Last year I decided I’d finish it, and that it would fit someone. Probably my younger sister, although I am reluctant to lavish knitwear upon her. But last week I took it out and… well… it looked… small. Tiny.

That is MOST CERTAINLY never going to fit me. It might still fit my sister but I don’t even know about that. That’s not a large top. It is the opposite of large. So. Frogged. Free yarn! Hoorah!

Some of it has since become something else, but more about that when I have pictures.

I’ve made progress on this:

It’s made from the alpaca that was originally intended for Bryant’s Slipover, but didn’t turn out so good. I decided to knit the Alpaca Silk Fairy Net Blouse from some issue of IK. Except without much of the fairy net. Being more of a Faerie type of gal and not having much room in my life for fairy nets. Or useless pieces of fabric that turn a shaped garment into a boxy one. Still, I knit the lace sleeves. Several times. I just COULD NOT get a handle of the decreasing in pattern. I knit the first one once, while listening to a lecture from UC Berkeley about the French Revolution. I knit it again while watching Beauty and the Beast (don’t laugh. It’s a good movie. Well, if they took out Mrs Potts and her insufferable child. That’s a twisted relationship if ever I saw one.) I knit it once more while listening to another UC Berkeley lecture, this time about Bismark. I FINALLY got it.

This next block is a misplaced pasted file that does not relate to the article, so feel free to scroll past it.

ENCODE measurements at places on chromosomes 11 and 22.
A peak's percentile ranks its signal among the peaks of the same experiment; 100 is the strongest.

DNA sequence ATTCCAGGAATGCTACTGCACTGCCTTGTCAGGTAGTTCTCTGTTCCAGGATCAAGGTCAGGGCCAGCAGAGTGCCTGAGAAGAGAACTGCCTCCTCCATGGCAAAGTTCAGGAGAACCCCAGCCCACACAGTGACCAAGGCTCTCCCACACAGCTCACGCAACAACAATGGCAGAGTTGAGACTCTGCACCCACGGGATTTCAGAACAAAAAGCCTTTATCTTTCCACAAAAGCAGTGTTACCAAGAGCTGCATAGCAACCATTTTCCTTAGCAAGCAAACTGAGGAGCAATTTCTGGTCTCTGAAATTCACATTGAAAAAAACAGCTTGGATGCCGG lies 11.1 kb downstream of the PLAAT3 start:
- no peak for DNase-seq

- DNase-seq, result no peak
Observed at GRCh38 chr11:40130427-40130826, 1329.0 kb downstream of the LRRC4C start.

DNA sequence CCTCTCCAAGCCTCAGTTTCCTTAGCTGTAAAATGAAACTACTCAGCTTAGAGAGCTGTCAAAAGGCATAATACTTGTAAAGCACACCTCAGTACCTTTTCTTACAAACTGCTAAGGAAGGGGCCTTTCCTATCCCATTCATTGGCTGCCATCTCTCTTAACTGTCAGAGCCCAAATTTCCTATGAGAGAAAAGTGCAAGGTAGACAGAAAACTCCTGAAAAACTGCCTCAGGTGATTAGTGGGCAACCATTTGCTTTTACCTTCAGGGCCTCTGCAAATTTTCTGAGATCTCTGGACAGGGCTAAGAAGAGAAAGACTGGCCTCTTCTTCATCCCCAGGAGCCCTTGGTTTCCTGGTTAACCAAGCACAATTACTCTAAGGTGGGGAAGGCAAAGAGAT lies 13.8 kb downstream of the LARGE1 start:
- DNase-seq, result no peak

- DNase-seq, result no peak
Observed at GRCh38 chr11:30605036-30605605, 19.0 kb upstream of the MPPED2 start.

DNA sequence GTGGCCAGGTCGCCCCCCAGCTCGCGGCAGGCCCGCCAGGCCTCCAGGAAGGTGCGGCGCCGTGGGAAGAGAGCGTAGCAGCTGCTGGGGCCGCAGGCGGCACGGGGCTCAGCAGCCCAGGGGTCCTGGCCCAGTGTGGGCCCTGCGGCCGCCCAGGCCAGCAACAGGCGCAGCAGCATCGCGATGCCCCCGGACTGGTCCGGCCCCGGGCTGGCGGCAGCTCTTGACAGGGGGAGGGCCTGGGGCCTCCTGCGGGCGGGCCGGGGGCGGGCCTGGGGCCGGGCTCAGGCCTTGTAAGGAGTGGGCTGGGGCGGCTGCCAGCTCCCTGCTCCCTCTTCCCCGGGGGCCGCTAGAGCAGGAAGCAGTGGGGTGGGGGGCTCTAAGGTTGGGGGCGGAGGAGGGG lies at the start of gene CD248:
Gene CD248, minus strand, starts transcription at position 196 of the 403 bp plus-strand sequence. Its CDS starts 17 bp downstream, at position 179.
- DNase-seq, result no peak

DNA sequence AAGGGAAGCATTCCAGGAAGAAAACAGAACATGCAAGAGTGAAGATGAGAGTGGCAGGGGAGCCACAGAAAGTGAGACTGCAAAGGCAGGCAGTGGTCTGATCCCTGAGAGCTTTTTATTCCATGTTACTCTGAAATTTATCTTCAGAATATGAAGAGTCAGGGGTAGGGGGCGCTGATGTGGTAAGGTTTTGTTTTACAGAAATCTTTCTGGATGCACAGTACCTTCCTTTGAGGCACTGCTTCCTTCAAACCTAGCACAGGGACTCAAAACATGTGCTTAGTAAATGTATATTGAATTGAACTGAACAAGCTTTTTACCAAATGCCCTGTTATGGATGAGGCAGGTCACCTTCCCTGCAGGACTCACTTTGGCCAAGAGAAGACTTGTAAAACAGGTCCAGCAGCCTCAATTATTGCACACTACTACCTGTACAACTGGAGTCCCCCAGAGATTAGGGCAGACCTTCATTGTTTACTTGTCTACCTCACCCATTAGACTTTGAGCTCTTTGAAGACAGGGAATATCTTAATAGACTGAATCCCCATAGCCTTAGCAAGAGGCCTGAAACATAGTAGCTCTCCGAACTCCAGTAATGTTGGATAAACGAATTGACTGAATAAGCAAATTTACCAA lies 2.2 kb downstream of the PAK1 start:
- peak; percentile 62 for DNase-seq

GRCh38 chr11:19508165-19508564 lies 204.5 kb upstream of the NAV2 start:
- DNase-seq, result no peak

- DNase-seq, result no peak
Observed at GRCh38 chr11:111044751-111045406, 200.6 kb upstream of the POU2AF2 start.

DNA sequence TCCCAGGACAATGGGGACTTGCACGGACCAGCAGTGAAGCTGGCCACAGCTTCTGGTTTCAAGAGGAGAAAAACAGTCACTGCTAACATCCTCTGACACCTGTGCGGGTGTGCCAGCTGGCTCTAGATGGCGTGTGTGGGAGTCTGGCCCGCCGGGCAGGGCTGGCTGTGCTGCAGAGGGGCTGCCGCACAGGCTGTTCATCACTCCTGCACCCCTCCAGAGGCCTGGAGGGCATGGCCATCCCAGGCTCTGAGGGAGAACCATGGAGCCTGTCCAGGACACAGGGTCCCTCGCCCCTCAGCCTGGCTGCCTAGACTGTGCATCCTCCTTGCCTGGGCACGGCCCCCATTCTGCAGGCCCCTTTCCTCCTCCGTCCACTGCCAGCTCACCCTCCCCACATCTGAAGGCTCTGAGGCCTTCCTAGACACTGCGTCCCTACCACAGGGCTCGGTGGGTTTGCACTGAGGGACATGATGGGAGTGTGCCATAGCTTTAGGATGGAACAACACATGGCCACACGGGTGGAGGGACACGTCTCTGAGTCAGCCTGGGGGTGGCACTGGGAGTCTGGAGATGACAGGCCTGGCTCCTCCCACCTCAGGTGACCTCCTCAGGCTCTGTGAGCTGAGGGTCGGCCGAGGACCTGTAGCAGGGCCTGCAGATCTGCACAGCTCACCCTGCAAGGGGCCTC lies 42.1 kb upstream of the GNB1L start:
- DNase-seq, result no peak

And then I lay out all the pieces. All the pieces knit in alpaca. Alpaca with no silk involved. Heavy. Hot. Short… sleeved…


I WILL DEFEAT YOU!!!1!!111!1